The best frequency range 120/240 V power lines is 70-160 KHz (this includes LAN operations). For data transmission through power line transformers the optimal frequency to use is the 25-45 KHz band. For very high speed LAN applications a frequency range of 70-480 KHz is appropriate. Finally, the novel coupler of the present invention is equally applicable to any voltage AC, DC, phone, twisted pair or coaxial line.
Referring now to the Figures, wherein like numbers designate like or corresponding parts throughout each of the several views, there is shown in FIGS. 27 and 27A block diagrams of a power line communication apparatus 10 according to the present invention for use in low power applications (up to 480 VAC).
The communications apparatus 10 shown is coupled to a pair of power lines 312, and generally comprises first coupling means 314, first transmitter means 316, first receiver means 318, and first modulator/demodulator means 320 at a first location along the power lines 312. The combination of transmitter means 316, receiver means 318 and modulator/demodulator means 320 comprise a first modem means 321. At a second location along power line 312 are second coupling means 322 second transmitter means 324 second receiver means 326 and second modulator-demodulator means 328. The combination of transmitter means 324, receiver means 326 and modulator/demodulator means 328 comprise a second modem means 323.
As will be explained in greater detail herein below, both coupling means 314, 322 include a pair of serial LC circuits (FIGS. 28 and 29) which are coupled to the pair of power lines 312. Referring to FIG. 27A, the apparatus is coupled to power line transformers 327. Each of the serial LC circuits in a respective one of the coupling means 314, 322 resonate at a given frequency. The LC circuits include a plurality of capacitors which are connected in a series and parallel configuration. See FIG. 25. The coupling means 314, 322 further incorporates novel air-core transformers for both transmission and reception which serve as the inductive (L) component of the respective LC circuits. It is to be noted that while the present invention is being described in the context of two identical communications apparatus, either circuit may be configured to function as a simple receiver or transmitter.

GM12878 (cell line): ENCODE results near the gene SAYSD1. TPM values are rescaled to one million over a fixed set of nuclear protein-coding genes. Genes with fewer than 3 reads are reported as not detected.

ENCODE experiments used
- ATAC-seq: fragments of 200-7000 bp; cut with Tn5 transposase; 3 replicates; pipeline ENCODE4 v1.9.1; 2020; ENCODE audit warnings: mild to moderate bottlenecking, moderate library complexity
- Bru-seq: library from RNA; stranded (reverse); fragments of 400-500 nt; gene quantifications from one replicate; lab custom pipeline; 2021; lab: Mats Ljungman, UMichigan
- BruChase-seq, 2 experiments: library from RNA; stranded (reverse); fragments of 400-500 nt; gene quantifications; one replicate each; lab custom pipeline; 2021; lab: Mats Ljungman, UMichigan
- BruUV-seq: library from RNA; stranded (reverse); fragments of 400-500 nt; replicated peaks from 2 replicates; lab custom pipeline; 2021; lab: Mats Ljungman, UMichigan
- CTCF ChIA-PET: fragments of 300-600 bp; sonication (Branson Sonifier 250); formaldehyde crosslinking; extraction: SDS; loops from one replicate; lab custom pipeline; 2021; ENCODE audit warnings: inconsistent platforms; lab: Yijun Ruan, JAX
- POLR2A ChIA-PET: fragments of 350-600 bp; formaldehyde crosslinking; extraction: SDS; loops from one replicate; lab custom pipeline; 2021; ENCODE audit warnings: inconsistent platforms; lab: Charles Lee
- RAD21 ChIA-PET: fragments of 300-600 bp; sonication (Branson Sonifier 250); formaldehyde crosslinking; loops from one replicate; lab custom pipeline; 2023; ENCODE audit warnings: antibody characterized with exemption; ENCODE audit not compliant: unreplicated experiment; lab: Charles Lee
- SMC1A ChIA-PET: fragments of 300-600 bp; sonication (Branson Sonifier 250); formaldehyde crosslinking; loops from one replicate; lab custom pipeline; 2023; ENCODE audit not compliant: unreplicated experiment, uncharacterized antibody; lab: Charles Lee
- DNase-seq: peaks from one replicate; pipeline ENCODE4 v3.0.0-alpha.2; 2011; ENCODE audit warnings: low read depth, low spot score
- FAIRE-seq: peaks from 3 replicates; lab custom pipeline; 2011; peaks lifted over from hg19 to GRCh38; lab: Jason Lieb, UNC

The first transmitter means 316, coupled to the first coupling means 314, is capable of transmitting digital data signals carried by a first carrier frequency FA across the pair of power lines 312, and as shown in FIG. 27A, through power line transformers. The first receiver means 318, coupled to the first coupling means 314, is capable of receiving digital data signals carried by a second carrier frequency FB from the pair of power lines 312. The modulator/demodulator means 320, coupled between the first transmitter means 316 and the first receiver means 318, modulates the digital data signals to be carried by the first carrier frequency FA, and demodulates the digital data signals carried by the second carrier frequency FB.
In a similar manner, at the second location along the power lines 312, the second transmitter means 324 is coupled to the second coupling means 322. Second transmitter means 324 is capable of transmitting the digital data signals to be carried by the second carrier frequency FB across the pair of power-lines 312, and as shown in FIG. 27A through power-line transformers. Accordingly, the second receiver means 326 is coupled to said second coupling means 322, and is capable of receiving the digital data signals carried by the first carrier frequency FA from the pair of power lines 312. The second modulator/demodulator 328, coupled between the second transmitter means 324 and the second receiver means 326, modulates the digital data signals to be carried by the second carrier frequency FB and demodulates the digital data signals carried by the first carrier frequency FA.
The first and second carrier frequencies FA, FB preferably comprise frequencies up to 11 MHZ. For most high voltage, long distance communications, the first and second carrier frequencies FA, FB will typically comprise frequencies that are less than about 160 KHz, having bandwidths of less than 20 KHz. When used for communication through power line transformers, FA and FB will typically comprise frequencies below 90 KHz (preferably 25-45 KHz) with bandwidth of about 6 KHz. The serial LC circuits (FIGS. 28 and 29) of both coupling means 314, 322 each comprise resistive matching means which will be described in greater detail below.
With reference next to FIGS. 28 and 29, the specific circuitry for representative coupling means 314, 322 is now described in greater detail. The coupling means 314 (FIG. 28), 22 (FIG. 29) each include a pair of serial LC circuits 330, 332 which resonate at the carrier frequencies FA, FB. It will be appreciated by those skilled in the art that for FSK (Frequency Shift Key) applications FA will correspond to F1 and F2 and FE will correspond to F3 and F4. The serial LC circuit 330 shown in FIG. 28 resonates at the second carrier frequency FB, while serial LC circuit 332 resonates at the first carrier frequency FA. Similarly, the serial LC circuit 330 of FIG. 29 resonates at the first carrier frequency FA, and serial LC circuit 332 resonates at the first carrier frequency FB.